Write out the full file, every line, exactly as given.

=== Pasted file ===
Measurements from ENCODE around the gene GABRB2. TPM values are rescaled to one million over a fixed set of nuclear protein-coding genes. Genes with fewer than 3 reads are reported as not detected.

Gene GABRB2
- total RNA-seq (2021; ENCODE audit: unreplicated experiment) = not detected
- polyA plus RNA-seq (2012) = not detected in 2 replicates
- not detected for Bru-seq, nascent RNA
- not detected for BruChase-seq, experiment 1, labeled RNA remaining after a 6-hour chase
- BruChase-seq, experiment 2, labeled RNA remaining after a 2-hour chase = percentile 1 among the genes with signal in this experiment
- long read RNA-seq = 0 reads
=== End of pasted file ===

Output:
Measurements from ENCODE around the gene GABRB2. TPM values are rescaled to one million over a fixed set of nuclear protein-coding genes. Genes with fewer than 3 reads are reported as not detected.

Gene GABRB2
- total RNA-seq (2021; ENCODE audit: unreplicated experiment) = not detected
- polyA plus RNA-seq (2012) = not detected in 2 replicates
- not detected for Bru-seq, nascent RNA
- not detected for BruChase-seq, experiment 1, labeled RNA remaining after a 6-hour chase
- BruChase-seq, experiment 2, labeled RNA remaining after a 2-hour chase = percentile 1 among the genes with signal in this experiment
- long read RNA-seq = 0 reads